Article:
The incident this week of a mother in Mississauga, Ont. demanding that her son be examined by a “white doctor” is not an isolated incident, say several physicians, who want to see the policies about how to treat such patients made clearer.

The incident on Sunday was caught on video, and showed an unidentified woman repeatedly asking clinic staff to see a “white doctor” who “doesn’t have brown teeth” and “speaks English” to treat her son, who she claimed had chest pains.

The video sparked international headlines and prompted condemnation from both the Ontario premier and the health minister.

Many doctors say such incidents of racism are not uncommon, but they say navigating the incidents is difficult because there aren’t clear policies on how to handle them.

The College of Physicians and Surgeons of Ontario, which regulates and disciplines doctors in the province, says it does not have a policy to address situations of racism but noted that “the Ontario Human Rights Code states all those who provide services in the province are entitled to do so free from discrimination.”

Ontario Health Minister Eric Hoskins denounced the woman’s words and said the province’s medical community won’t tolerate racism, adding “That kind of hateful and racist behaviour is unacceptable no matter where it happens.”

Premier Kathleen Wynne also stepped into the debate, saying “there is no place for that kind of behaviour, that kind of racism and hatred, quite frankly, in our society.”

But Ontario Medical Association president-elect Dr. Nadia Alam, who practises family medicine in Georgetown, Ont., told CTV’s Your Morning that she has heard a lot of discussion about the incident and thinks there does need to be a policy about how to handle such incidents.

“There is a big concern out there about how to create an environment of safety – not just for ourselves, but for the... medical residents, for our staff, for the other patients,” she said.

Then there is the question of the patient themselves, she said.

“How do you treat them when they no longer trust you and all they see is your skin colour?”

Alam says the CPSO is clear that physicians who feel physically unsafe with a difficult or abusive patient are allowed to remove themselves from the situation.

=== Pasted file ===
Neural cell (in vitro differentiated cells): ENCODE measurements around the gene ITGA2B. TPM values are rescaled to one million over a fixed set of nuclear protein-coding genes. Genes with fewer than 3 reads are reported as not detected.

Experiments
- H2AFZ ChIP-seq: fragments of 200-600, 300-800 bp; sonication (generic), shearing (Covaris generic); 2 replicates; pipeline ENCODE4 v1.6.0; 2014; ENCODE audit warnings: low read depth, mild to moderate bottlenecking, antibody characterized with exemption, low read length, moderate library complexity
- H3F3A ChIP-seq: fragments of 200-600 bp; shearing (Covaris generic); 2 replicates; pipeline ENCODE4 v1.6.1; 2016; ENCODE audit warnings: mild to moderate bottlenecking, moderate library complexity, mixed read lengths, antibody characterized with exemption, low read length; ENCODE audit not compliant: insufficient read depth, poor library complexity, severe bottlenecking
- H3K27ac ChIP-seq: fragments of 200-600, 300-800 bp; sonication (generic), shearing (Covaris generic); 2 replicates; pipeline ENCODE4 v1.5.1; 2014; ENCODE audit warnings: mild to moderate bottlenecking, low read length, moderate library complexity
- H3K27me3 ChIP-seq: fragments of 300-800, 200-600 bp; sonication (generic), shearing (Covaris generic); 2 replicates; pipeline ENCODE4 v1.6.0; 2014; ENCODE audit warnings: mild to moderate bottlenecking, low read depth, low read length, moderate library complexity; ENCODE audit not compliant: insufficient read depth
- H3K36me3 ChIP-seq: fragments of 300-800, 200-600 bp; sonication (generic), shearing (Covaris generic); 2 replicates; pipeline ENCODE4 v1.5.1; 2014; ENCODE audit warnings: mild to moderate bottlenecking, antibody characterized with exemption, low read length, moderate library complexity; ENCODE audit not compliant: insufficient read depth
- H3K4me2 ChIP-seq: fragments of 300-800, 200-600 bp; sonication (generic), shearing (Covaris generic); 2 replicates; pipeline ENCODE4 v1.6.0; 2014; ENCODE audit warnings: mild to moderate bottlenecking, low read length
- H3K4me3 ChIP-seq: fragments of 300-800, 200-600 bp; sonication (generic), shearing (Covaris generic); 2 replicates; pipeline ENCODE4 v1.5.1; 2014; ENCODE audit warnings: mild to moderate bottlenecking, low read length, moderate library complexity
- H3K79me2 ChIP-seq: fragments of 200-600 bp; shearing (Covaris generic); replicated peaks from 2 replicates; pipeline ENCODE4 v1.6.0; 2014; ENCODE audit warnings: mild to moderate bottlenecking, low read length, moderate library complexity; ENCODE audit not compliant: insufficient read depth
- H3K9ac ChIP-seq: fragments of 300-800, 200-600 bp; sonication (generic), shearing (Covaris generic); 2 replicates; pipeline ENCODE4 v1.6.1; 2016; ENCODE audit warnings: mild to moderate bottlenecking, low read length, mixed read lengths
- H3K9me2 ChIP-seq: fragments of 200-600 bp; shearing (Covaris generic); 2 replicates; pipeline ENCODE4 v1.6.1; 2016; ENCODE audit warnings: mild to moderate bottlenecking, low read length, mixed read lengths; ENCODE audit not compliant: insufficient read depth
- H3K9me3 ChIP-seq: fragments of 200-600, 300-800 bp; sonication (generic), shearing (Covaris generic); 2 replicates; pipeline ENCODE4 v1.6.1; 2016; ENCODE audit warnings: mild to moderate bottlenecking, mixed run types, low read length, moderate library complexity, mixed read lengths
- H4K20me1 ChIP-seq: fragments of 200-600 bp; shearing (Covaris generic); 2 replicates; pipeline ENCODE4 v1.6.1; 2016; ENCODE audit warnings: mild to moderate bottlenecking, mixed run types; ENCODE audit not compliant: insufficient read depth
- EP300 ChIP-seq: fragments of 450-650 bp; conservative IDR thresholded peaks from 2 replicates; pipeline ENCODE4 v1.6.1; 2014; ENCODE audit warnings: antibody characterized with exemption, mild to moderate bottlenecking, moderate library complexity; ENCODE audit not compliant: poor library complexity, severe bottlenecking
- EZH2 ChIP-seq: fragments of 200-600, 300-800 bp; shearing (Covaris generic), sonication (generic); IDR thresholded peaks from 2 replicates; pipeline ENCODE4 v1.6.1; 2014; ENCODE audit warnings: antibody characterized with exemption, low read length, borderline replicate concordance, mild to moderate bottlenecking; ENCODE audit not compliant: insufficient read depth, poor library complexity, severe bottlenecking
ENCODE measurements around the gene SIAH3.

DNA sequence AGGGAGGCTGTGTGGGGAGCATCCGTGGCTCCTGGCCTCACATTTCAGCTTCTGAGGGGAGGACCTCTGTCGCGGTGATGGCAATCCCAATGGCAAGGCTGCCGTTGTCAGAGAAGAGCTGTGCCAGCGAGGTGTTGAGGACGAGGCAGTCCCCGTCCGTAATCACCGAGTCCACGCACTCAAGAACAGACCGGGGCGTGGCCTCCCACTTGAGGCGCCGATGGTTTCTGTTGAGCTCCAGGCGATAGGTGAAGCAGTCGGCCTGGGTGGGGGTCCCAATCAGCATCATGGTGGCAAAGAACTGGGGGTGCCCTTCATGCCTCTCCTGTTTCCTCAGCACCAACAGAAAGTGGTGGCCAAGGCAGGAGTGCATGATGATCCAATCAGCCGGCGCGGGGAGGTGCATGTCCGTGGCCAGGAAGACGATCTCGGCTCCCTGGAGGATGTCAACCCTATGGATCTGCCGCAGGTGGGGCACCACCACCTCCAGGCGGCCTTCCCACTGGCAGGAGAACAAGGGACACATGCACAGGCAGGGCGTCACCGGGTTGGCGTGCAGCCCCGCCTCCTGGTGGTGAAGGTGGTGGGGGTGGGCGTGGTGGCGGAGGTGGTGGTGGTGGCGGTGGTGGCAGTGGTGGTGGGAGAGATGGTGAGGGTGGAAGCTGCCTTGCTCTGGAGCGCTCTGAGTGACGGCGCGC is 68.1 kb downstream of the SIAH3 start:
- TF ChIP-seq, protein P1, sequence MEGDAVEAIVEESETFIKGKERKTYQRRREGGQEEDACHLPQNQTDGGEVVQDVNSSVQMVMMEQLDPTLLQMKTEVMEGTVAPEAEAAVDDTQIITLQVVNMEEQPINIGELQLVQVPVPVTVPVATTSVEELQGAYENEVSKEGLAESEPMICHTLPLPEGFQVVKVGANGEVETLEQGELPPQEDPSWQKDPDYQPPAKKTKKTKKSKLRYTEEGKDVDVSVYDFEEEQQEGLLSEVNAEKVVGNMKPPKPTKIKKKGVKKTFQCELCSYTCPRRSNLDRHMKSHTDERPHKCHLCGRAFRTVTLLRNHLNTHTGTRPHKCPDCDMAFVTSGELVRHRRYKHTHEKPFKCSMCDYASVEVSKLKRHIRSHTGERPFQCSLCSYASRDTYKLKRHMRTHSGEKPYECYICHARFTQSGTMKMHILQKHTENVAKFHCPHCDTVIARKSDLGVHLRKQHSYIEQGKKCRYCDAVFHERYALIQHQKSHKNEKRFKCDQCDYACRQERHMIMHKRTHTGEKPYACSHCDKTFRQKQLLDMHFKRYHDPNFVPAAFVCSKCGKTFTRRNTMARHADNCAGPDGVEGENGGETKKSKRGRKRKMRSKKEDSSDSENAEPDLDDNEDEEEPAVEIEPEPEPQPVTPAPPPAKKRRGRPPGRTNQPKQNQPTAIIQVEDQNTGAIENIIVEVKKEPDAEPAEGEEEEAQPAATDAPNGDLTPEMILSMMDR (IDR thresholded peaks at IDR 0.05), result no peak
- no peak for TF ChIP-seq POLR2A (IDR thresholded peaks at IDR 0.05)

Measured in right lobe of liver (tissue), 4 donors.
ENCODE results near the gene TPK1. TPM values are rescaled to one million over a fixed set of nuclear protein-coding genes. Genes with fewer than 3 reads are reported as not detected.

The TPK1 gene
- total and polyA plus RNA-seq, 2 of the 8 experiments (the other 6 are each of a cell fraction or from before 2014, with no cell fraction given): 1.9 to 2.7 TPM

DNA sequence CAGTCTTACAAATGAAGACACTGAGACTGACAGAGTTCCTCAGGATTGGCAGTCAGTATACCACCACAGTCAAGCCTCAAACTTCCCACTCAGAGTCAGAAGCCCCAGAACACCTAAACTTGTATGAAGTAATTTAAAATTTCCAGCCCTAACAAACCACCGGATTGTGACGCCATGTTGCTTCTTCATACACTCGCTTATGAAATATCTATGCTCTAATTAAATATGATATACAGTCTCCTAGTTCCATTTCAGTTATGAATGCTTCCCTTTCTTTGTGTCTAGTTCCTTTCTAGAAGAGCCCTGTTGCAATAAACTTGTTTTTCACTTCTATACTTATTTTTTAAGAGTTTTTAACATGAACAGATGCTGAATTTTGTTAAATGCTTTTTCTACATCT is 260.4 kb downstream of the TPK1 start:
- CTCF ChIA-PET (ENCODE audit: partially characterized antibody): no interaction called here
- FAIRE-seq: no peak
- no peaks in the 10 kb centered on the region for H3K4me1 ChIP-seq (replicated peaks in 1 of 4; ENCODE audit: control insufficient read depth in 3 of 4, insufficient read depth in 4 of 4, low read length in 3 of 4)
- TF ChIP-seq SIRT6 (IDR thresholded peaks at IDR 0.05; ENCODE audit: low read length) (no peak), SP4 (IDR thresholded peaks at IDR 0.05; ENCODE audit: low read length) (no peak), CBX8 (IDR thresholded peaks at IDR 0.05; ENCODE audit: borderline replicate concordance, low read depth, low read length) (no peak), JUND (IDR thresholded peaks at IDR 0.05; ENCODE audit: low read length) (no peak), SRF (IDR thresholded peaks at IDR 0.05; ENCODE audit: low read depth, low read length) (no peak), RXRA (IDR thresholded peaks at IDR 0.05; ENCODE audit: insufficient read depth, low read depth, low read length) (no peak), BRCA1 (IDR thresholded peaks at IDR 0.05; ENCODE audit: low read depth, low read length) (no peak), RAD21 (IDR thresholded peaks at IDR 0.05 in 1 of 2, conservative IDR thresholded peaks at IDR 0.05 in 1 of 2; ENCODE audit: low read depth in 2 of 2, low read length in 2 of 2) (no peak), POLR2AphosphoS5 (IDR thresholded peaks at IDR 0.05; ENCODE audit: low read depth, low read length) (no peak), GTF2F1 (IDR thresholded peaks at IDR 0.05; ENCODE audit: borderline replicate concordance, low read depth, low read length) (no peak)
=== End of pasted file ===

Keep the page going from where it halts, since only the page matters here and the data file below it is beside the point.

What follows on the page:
“However, what do you do when it’s something like this, when it’s someone hurling out vicious slurs? You feel unsafe but your life is not in danger. It’s a grey zone. That kind of grey zone has to be explored so that we can all navigate it more easily,” Alam said.

Alam said she herself has faced racism as a child, as a medical student, and as a practitioner and says it’s insulting to be devalued simply because of her race.

Dr. Kulvinder Gill, the president of Concerned Ontario Doctors, has also dealt with racism in her work and says this isn’t a new issue.

“This has been happening for decades, but never as overt as this,” she said.

Dr. Gill noted that it used to be that the system could turn a blind eye to the problem, but amateur videos and social media are changing that, forcing the issue into the open.

“I think there’s an opportunity to start having a dialogue in the medical community about this,” she said.

Alam said doctors worry not just about their personal safety in incidents like the one in Mississauga, they also worry about their professional safety.

If doctors refuse to treat a patient, for example, they may worry about a complaint being filed against them with the CPSO.

And even if they do treat them, medicine is never perfect, and not all patients get better after seeking care. So some physicians worry patients might also file a complaint if they believed their doctor was incompetent because of their race.

“If this person doesn’t already trust my knowledge and training, are they more likely to make a complaint?” she wondered.

“Those are questions that we need to explore and answer.”